Another limitation in the data obtained from intact muscle by NMR spectroscopy is that not all parameters are separated experimentally equally well, i.e., there are distinct phases in the experiment where individual kinetic processes dominate with respect to others: for example, during ischemic stimulation, contractile ATPase dominates and oxidative phosphorylation is absent. During recovery, oxidative phosphorylation dominates when ATPase reverts to basal. As expected, model fitting results show no correlation between these two parameters. On the other hand, the terms for *K*
_{ADP},*V*
_{max}, and *n*H appear in the same kinetic expression for oxidative phosphorylation, and, as would be expected, the model analyses show considerable correlation between the magnitude of these terms: *K*
_{ADP} and*V*
_{max} are always positively correlated (correlation coefficients vary between 0.7 and 0.9 in different individuals and models), and *V*
_{max} and*n*H are always negatively correlated (correlation coefficients vary between −0.4 and −0.6 in the different individuals and models). It must be noted that high correlations, however, do not always result in a more difficult model identification. From our results, it seems that all model parameters are well resolved (or, equivalently, that the model prediction is reasonably sensitive to their value). Thus more complicated experiments that would separately manipulate those parameters, such as through known genetic states, would be valuable.

The types of data available by ^{31}P NMR methods also drive our “minimal modeling” philosophy. The present model accommodates only those mechanisms that are likely to affect the data. Thus the resulting estimates of kinetic parameters are “aggregate” or “compound” quantities, which implicitly include the effect of other processes going on at the same time. For example, we set ATPase to zero during the poststimulation ischemic interval (*phase D*, Fig.1), yet, it is likely that glycolysis occurs during this phase (see*Role of Glycolysis*, above in results). Thus the apparent absence of an ATPase term during this phase means that two competing processes, not specified in the model, occur simultaneously. Such components can be added to the model, provided additional experimental data reflecting those mechanisms are available (analysis of muscle ionic content for the former and of lactate for the latter) and appropriate mechanistic equations are derived.

The weakness of our simplified modeling of macroscopic observations is that the details or even the existence of additional mechanisms cannot always be interpreted directly, but other types of investigation have done that. The main strength of our approach is its integration of known mechanisms and the ease of extending it by inclusion of additional components. For example, we saw that we could analyze an additional piece of data, like pH, in the context of the model and deduced the need for an additional glycolytic ATP synthesis. The great success of past decades of mechanistic and often in vitro analyses of components, well-defined in molecular terms, gives us a large compendium of specific mechanisms to consider for the analysis of energy balance. The fact that our choice of mechanisms accounts for so much of the observed quantities means that we have identified the quantitatively most significant components. Our “simple model” is therefore quite complex in the sense usually applied to living systems; several simple equations or “rules” explain highly complex behavior.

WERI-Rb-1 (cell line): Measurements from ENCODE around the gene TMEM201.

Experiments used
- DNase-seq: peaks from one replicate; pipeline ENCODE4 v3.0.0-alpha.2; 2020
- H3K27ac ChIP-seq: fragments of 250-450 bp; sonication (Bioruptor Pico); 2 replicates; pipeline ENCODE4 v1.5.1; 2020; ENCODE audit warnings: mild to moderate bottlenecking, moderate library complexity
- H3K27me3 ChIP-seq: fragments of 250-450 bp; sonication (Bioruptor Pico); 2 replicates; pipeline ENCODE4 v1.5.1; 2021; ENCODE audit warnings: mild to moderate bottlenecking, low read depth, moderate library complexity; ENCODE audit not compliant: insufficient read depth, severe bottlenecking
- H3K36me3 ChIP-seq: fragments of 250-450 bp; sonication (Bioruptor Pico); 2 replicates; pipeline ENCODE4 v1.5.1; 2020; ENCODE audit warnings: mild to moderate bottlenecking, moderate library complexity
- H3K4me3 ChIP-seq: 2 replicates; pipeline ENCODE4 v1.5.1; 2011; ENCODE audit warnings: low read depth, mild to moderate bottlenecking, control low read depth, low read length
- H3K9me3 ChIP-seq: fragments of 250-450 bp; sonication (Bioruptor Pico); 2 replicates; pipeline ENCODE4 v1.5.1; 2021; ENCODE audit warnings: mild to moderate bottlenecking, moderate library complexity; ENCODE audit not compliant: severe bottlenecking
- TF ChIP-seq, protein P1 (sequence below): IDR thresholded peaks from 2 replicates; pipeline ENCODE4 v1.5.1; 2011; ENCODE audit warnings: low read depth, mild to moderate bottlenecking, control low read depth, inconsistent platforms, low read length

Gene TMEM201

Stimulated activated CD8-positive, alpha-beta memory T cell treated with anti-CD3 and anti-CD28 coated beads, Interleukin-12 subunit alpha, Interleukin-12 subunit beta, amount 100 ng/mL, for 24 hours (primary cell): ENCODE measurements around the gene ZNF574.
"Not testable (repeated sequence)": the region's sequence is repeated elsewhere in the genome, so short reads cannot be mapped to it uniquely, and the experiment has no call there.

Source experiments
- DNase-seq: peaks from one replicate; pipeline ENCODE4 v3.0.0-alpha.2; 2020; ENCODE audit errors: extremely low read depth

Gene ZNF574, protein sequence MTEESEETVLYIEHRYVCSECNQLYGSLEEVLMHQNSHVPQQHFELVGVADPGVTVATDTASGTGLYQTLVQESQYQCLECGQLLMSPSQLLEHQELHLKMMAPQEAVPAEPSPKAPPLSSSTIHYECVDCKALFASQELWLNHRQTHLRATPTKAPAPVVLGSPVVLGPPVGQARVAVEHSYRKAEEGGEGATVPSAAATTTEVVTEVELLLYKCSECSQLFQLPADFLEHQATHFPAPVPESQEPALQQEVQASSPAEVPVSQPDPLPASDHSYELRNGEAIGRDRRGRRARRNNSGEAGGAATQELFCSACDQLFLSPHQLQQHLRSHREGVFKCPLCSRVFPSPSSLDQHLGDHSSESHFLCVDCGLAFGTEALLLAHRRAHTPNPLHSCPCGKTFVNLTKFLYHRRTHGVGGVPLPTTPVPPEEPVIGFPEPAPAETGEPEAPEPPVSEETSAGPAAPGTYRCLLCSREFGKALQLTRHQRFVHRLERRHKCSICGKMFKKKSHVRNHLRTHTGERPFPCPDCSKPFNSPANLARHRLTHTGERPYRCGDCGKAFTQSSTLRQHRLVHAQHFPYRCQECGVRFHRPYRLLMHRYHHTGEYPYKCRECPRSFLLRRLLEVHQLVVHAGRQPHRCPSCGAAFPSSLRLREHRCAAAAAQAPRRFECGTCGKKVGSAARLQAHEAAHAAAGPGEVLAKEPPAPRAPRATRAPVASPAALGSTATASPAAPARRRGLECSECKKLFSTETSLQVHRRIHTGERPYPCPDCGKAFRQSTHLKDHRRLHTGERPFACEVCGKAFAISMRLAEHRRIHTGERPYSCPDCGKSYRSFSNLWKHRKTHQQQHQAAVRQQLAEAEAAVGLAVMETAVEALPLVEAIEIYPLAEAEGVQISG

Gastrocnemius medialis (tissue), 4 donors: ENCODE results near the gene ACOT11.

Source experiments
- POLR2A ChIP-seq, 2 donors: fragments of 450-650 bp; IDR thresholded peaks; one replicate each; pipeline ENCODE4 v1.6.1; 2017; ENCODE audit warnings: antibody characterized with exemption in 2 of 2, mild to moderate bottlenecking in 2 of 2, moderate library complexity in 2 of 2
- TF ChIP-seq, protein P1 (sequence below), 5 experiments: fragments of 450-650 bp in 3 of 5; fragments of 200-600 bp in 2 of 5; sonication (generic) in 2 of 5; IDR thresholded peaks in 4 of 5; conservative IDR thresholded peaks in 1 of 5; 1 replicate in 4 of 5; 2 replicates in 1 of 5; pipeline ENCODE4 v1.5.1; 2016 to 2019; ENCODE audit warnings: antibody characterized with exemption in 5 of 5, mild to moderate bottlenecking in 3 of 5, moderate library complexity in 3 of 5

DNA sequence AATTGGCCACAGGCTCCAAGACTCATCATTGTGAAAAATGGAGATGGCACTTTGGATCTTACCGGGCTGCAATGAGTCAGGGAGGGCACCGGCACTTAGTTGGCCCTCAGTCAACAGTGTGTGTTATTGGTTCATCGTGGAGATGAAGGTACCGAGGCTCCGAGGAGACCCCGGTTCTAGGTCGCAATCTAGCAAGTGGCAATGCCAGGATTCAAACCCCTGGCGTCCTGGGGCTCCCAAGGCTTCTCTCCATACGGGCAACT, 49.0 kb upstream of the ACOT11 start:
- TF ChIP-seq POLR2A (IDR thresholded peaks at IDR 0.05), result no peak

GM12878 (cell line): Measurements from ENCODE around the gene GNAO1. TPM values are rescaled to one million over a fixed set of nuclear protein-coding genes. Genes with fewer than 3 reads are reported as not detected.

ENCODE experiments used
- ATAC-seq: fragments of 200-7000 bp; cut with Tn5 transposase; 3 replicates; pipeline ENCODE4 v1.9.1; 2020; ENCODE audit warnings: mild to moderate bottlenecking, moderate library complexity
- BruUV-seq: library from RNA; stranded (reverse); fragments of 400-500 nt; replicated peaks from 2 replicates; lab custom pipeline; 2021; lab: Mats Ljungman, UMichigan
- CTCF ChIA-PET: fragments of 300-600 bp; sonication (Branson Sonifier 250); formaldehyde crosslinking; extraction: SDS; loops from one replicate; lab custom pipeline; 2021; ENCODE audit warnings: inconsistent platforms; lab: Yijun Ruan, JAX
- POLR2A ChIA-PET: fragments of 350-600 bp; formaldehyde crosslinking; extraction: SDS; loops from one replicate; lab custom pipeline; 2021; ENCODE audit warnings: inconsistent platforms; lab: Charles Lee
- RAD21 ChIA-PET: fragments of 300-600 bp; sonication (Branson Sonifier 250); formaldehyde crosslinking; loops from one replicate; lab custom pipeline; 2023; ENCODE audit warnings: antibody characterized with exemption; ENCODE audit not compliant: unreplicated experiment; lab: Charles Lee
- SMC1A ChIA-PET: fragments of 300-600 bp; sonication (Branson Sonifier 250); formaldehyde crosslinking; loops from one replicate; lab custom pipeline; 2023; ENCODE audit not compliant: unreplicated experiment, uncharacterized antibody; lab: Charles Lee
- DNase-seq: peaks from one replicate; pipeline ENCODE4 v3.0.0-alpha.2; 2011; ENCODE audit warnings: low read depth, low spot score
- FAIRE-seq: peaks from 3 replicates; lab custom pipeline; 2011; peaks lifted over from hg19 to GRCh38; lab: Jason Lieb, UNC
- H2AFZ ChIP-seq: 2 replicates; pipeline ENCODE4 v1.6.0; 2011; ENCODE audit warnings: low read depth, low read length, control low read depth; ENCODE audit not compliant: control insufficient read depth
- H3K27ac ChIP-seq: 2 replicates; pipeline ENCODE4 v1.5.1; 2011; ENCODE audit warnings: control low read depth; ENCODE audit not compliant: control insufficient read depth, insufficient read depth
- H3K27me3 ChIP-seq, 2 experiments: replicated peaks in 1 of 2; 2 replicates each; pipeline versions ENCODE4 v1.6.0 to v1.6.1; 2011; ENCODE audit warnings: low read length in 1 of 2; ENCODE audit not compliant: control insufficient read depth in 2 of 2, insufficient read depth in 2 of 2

The present model analysis also demonstrates several ways by which data collection might improve. Higher time resolution will always be helpful in NMR spectroscopy. The timing of the physiological events needs to be as accurate as possible. In the experiments analyzed here (6), the timing was noted only to the interval within one spectrum, ±9 s; the timing error would be significantly greater with any miscounting of spectral acquisition. Our analysis with this model shows that the parameter estimates are highly sensitive to event timing, e.g., when increase in muscle ATPase occurs during activity or when restoration of blood flow occurs. The interaction between the accuracy of peak integration from the NMR spectra and the number of metabolite concentration points per time interval has not been investigated; in general, the shorter the time interval, the greater the variance in peak area estimates. It may prove desirable to acquire high time resolution only during the crucial times of the experiment, when physiological events change rapidly, and acquire spectra with a higher signal-to-noise ratio at other times.

## Acknowledgments

We gratefully acknowledge the editorial help of Eileen Thorsos.

## Footnotes

This work was partially supported by National Institutes of Health Grants NCRR-12609, AR-41928, and AR-36281.

Address for reprint requests and other correspondence: P. Vicini, Dept. of Bioengineering, Box 352255, Univ. of Washington, Seattle, WA 98195-2255 (E-mail: vicini{at}u.washington.edu).

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- Copyright © 2000 the American Physiological Society